KINGSTON, R.I., Dec. 6, 2016 —One of the biggest compliments for a scientist is to have his or her research article cited by other scientists in their papers.
This kind of recognition is an acknowledgement that the research is important—and, in some cases, groundbreaking.
Professors and graduate students at the University of Rhode Island’s Graduate School of Oceanography received that distinction recently with their work over the years in Limnology & Oceanography, one of the most prestigious oceanographic magazines in the world.
To celebrate its 60th anniversary, the magazine selected the top 60 most cited research articles in the last six decades. Five former or current GSO faculty and four GSO graduates made the list.
To reflect what oceanographers have found valuable over time, the magazine selected the top five most cited papers from the 1950s and then the top 10 most cited papers since 2010.
The papers tackled topics common to fresh and ocean waters, addressing flowing waters, lakes, estuaries, coastal seas and deep ocean systems.
The URI professors recognized were:
* Former GSO Dean Robert A. Duce and former GSO oceanographer Neil W. Tindale for “Atmospheric transport of iron and its deposition in the ocean,’’ December, 1991.
* John McN. Sieburth for “Pelagic ecosystem structure: Heterotrophic compartments of the plankton and their relationship to plankton size fractions,’’ November, 1978.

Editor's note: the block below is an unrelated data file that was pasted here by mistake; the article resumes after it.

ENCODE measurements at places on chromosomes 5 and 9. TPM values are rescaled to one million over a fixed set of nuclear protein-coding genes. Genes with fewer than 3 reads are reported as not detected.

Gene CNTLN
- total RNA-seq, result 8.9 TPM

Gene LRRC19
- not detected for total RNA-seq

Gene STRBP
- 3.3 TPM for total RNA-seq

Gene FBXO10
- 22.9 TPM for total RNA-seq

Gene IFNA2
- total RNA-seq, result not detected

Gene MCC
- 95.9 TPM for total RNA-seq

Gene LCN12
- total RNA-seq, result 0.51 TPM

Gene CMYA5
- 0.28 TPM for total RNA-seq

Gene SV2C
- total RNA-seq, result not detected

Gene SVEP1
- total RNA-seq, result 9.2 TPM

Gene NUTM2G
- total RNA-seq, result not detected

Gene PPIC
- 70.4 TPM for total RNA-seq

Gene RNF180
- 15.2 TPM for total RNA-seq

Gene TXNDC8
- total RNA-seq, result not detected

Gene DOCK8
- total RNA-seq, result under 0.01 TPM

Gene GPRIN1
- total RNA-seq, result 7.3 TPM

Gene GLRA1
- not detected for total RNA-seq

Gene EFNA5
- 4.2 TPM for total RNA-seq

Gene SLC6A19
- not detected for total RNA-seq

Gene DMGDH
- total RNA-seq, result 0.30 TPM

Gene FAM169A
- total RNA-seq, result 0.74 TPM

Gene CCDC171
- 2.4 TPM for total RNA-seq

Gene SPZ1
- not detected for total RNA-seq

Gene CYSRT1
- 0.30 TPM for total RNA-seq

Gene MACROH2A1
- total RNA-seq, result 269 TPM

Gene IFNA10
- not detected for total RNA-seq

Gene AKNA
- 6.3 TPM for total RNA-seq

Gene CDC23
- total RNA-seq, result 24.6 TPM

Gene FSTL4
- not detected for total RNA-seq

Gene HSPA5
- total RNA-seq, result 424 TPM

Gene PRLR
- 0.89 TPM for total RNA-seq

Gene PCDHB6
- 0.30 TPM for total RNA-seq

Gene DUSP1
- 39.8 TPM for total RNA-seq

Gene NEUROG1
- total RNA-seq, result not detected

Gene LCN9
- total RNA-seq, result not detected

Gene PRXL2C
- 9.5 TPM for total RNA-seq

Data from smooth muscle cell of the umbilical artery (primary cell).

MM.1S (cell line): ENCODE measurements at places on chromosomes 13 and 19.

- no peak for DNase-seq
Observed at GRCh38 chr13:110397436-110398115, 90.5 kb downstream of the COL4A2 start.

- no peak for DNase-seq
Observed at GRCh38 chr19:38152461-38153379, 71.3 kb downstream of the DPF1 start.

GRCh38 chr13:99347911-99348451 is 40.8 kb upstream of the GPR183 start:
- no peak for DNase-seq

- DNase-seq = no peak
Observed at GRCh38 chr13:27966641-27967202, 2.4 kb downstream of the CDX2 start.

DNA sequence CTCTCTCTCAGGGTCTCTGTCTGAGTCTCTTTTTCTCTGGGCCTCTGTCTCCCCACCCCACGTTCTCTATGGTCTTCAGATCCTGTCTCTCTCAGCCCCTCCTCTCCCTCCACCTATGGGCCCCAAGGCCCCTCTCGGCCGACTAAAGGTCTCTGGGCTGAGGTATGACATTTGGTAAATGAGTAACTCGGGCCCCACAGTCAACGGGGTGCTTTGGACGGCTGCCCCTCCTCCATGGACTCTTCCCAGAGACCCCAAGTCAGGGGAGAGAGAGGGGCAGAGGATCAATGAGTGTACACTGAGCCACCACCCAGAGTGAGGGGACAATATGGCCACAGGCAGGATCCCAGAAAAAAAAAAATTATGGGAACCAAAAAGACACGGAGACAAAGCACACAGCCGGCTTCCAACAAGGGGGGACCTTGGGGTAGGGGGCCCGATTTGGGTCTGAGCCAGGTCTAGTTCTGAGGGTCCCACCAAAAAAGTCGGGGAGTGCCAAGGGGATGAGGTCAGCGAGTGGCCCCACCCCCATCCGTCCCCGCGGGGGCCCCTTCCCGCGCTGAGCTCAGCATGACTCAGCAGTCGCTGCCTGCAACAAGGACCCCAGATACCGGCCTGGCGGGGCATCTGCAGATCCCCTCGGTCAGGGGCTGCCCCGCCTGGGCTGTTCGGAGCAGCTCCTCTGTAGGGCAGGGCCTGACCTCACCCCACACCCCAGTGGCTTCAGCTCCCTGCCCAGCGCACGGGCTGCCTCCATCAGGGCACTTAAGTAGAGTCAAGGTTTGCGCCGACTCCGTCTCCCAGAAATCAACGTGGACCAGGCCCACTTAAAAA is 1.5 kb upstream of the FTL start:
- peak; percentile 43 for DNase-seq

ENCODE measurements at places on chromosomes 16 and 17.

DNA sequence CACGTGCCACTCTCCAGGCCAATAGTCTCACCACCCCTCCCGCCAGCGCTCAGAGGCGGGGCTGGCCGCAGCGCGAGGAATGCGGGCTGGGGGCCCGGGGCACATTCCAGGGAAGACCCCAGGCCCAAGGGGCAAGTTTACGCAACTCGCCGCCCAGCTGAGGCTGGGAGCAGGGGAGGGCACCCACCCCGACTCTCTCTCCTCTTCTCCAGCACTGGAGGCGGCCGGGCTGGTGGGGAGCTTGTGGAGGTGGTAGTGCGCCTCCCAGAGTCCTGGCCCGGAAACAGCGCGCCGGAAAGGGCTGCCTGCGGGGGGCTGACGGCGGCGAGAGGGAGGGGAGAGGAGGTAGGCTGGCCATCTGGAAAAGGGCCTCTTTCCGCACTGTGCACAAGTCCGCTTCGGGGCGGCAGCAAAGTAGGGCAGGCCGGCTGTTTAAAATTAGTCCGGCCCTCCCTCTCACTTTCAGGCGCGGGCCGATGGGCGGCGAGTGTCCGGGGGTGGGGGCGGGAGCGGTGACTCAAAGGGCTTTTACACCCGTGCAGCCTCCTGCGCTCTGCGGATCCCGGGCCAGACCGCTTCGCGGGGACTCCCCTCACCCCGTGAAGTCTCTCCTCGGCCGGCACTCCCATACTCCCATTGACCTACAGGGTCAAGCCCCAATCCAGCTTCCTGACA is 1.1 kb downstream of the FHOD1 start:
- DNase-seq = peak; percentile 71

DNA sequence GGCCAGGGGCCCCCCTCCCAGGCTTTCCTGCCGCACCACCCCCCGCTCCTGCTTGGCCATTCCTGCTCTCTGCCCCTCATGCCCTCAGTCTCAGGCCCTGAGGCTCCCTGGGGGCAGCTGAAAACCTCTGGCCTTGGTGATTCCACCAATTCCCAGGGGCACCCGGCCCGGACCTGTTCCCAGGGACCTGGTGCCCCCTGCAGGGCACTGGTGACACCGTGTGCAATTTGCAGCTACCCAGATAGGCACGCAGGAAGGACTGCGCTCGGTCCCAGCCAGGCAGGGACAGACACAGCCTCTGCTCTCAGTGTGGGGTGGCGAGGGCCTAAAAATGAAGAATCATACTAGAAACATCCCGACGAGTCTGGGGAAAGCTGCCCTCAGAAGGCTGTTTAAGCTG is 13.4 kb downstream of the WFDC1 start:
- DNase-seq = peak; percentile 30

* Theodore J. Smayda for “Harmful algal blooms: Their ecophysiology and general relevance to phytoplankton blooms in the sea,’’ July, 1997.
* Susanne Menden-Deuer for “Carbon to volume relationships for dinoflagellates, diatoms and other protist plankton,’’ April 2000.
The GSO graduates recognized were:
Philip N. Froelich for “Kinetic control of dissolved phosphate in natural rivers and estuaries: A primer on the phosphate buffer mechanism,’’ July 1988.
Evelyn J. Lessard for the article with Menden-Deuer.
Sybil P. Seitzinger for “Denitrification in freshwater and coastal marine ecosystems: Ecological and geochemical significance,’’ July, 1988.
Chris Langdon for “The Pacific oyster, Crassostrea gigas, shows negative correlation to naturally elevated carbon dioxide levels: Implications for near-term ocean acidification effects,’’ April, 2012.
“Seeing this truly impressive list of past and current faculty and students of GSO recognized in this manner in one of oceanography’s premier science journals highlights the long-term relevance of their research contributions and that of GSO over the past six decades,” said Bruce Corliss, dean of GSO. “It is a great honor for these members. I congratulate each of them on their accomplishments and recognition, and I look forward to GSO remaining front-and-center in the ocean science community as we research new aspects of the world’s oceans going into the next 60 years.”
Oceanographer Menden-Deuer said the recognition is an honor. Her paper is about microscopic plankton—key agents in global geochemical cycles. The paper presents ways to convert the size of different kinds of plankton into the universal currency of oceanographers, carbon and nitrogen weights.
“Microscopic plankton are the lungs of the ocean and essential in carbon and nitrogen cycles,’’ said Menden-Deuer. “It is truly an honor to have contributed my paper to this fantastic volume in this flagship journal.’’
To read the GSO articles and other papers from scholars visit Limnology & Oceanography.